The Court recited the background of this strange case:  


“After consuming at least two doses of Xanax, an anti-anxiety prescription medication, and the better part of a pint of vodka, Robert Fisher passed out in his backyard. When he awoke, he began to hallucinate that a large animal was threatening him. Fisher ran inside, retrieved a 9 millimeter handgun, and returned to the backyard to confront the illusion. Staggering and delirious, Fisher instead accidentally shot himself in the stomach. As he fell to his knees, his gun discharged again and a second bullet struck him in the left bicep.”


Id. at 22825.  Las Cruces police department Officers Joann Schnell and Roberto Gutierrez responded to the scene, finding a bewildered Robert Fisher in the backyard, with his shirt off, nursing his wounds.


After retrieving Fisher’s gun, Officer Gutierrez ordered Fisher to lay on his bleeding stomach and spread his arms over his head. Fisher resisted this order, telling the officers that he could not comply due to his injuries. After repeating these orders, Fisher again did not comply.  Officer Schnell then proceeded to handcuff Fisher behind his back.  Because of the swelling to Fisher's bicep, she placed her knee into Fisher's back, in order to leverage his arms behind his body.


“Fisher begged not to be handcuffed in this manner. As he later reported: "I  protested the handcuffing behind my back. I told the officers that it was not necessary and to consider my wounds. . . . I begged her not to handcuff me behind my back." Aplt. App. 77. The manner in which he was handcuffed--with a knee to his back, placing pressure on his stomach wound, and with his arms brought behind his body--caused, in Fisher's words, ‘excruciating pain. It felt like my bicep was tearing.’ Id. at 78.”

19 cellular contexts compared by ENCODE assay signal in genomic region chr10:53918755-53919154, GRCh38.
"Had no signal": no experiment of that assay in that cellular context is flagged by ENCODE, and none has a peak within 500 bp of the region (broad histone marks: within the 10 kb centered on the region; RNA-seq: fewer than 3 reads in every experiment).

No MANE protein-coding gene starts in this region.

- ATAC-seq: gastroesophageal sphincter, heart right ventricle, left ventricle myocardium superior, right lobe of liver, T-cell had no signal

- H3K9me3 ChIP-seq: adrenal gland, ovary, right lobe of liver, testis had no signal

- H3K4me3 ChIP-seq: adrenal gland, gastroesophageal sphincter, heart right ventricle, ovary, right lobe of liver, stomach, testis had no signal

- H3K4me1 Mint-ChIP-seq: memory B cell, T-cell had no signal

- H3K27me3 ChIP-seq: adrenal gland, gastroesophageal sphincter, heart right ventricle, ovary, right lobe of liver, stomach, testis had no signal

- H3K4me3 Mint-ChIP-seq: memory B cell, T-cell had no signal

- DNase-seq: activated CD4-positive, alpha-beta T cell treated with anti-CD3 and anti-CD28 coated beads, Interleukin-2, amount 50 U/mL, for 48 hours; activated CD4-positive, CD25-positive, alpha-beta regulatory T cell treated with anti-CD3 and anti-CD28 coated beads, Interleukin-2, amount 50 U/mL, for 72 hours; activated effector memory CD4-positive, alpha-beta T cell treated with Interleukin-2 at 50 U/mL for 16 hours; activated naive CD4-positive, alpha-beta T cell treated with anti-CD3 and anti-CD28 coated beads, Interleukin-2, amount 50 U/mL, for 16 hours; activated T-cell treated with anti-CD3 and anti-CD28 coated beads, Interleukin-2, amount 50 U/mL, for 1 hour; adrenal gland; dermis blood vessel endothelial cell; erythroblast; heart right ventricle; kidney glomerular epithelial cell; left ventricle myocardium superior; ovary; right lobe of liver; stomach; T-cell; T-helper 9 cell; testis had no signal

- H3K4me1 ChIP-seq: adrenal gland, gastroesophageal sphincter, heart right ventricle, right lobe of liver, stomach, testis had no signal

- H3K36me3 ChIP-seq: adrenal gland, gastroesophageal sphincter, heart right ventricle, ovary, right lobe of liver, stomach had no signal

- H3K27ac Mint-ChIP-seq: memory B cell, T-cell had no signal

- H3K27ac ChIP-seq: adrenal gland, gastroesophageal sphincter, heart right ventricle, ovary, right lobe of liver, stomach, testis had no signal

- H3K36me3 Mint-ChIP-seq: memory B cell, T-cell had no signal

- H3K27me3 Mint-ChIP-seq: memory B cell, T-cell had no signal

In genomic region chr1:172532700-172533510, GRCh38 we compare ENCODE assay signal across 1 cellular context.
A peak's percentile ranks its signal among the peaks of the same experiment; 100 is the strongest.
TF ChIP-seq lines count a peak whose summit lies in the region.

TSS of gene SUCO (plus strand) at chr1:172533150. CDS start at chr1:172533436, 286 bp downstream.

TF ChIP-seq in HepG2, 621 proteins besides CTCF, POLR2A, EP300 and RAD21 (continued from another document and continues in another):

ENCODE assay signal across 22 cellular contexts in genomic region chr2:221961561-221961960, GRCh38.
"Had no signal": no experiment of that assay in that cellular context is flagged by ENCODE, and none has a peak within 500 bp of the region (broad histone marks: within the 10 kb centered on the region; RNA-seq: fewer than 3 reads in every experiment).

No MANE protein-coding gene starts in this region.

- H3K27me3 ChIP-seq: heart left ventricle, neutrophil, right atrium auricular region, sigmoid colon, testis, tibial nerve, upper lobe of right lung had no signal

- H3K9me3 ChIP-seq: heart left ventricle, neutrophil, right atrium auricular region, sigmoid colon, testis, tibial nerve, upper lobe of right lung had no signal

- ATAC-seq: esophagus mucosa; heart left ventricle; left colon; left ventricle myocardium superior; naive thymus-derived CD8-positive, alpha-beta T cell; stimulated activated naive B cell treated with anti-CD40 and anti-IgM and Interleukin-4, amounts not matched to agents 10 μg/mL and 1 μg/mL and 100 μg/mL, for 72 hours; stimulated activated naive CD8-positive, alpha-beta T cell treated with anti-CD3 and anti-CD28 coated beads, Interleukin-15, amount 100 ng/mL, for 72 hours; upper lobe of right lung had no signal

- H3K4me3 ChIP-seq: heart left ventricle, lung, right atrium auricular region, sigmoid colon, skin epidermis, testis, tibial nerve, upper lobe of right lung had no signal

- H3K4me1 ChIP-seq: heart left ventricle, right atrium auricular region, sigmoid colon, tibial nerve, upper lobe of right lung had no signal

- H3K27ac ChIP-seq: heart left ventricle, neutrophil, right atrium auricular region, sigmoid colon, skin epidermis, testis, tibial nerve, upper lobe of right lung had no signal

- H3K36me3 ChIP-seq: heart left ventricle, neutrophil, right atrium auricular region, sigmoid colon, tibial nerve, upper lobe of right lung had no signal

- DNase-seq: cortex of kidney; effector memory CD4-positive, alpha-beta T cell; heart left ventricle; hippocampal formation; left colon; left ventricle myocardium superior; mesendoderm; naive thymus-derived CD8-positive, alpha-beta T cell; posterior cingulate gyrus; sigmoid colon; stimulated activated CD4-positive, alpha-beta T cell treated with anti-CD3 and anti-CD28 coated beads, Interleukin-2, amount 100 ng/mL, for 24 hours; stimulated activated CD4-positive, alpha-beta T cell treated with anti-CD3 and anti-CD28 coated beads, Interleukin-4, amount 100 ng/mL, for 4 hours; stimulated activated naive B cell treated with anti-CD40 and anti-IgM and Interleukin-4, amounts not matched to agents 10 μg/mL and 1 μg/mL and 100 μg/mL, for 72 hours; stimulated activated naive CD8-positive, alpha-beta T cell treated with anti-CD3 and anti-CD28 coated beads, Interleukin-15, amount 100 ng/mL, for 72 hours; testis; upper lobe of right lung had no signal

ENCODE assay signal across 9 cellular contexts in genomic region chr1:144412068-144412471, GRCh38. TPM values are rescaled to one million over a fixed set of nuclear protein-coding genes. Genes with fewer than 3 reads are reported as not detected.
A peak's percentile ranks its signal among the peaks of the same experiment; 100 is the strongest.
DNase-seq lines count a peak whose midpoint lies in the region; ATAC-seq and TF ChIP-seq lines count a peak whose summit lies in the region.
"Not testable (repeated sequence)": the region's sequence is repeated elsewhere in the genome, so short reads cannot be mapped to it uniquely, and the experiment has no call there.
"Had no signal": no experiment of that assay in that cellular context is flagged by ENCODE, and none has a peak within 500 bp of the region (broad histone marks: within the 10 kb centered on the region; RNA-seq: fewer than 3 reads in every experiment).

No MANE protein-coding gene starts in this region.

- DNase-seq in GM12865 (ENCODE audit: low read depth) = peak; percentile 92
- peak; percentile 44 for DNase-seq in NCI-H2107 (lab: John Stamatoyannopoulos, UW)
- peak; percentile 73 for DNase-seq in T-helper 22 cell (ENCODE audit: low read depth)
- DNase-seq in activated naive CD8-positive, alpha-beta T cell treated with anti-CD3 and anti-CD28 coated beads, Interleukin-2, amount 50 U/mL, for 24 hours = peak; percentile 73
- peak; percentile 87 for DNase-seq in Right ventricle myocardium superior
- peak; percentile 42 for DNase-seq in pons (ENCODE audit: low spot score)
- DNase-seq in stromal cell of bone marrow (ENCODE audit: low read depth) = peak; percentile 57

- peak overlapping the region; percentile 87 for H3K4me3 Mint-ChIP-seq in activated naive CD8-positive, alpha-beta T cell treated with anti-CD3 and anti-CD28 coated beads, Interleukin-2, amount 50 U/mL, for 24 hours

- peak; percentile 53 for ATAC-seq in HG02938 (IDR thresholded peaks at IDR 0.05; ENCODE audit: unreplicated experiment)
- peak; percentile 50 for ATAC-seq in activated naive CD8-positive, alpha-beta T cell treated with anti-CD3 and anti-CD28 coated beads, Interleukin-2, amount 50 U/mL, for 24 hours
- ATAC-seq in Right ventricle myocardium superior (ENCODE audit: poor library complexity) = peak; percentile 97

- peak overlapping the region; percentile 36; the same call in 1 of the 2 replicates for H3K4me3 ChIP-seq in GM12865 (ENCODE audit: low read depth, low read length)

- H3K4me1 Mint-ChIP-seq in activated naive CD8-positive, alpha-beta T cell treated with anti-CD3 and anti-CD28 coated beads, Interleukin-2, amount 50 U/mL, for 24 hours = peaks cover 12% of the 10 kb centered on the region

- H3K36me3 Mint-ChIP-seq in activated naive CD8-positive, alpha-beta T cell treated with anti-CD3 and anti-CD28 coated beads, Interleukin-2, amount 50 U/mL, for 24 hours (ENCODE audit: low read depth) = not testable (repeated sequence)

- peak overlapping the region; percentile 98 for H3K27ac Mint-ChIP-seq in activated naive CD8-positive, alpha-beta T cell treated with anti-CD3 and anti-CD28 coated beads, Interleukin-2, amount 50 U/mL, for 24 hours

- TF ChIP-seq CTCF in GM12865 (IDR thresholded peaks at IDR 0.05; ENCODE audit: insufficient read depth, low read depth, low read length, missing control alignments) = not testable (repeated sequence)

Id. at 22825.  Fisher sued the officers under Section 1983, claiming the officers used excessive force, in violation of his rights under the Fourth Amendment.  The District Court ruled against Fisher at summary judgment, claiming his injuries were minor, and he had not offered enough evidence “that he suffered a non-de minimis injury.  Id. 

          After surviving the two-part test laid out for qualified immunity explained in Martinez v. Carr, 479 F.3d 1292, 1295 (10th Cir. 2007) , the Court reviewed United States Supreme Court doctrine found in Saucier v. Katz, 533 U.S. 194, 121 (2001).  The Court requires establishment of 1) a violation of a Constitutional right and 2) that the right was clearly established.

          Following this analysis, the Court moved on to several balancing factors found in Graham v. Connor, 490 U.S. 386 (1989) to explain that a seizure’s reasonableness turns not just on why or when it is made, but also on how it is accomplished.  In some circumstances, an inquiry into objective reasonableness won’t just focus on why, but also how.  The Court cited Cortez v. McCauley, 478 F.3d 1108, 1127 (10th Cir. 2007), for the proposition that, “If the plaintiff can prove that the officers used greater force than would have been reasonably necessary to effect a lawful arrest, he is entitled to damages resulting from that excessive force."

          Applying prior doctrine, the Court analyzed, “[1] the severity of the crime at issue, [2] whether the suspect poses an immediate threat to the safety of the officers or others, and [3] whether he is actively resisting arrest or attempting to evade arrest by flight." Graham, 490 U.S. at 396.  The Court drew extensively on Buck v. City of Albuquerque, the war protestor case from 2003, in which the city was sued for excessive force in dealing with individuals exercising their 1st Amendment rights: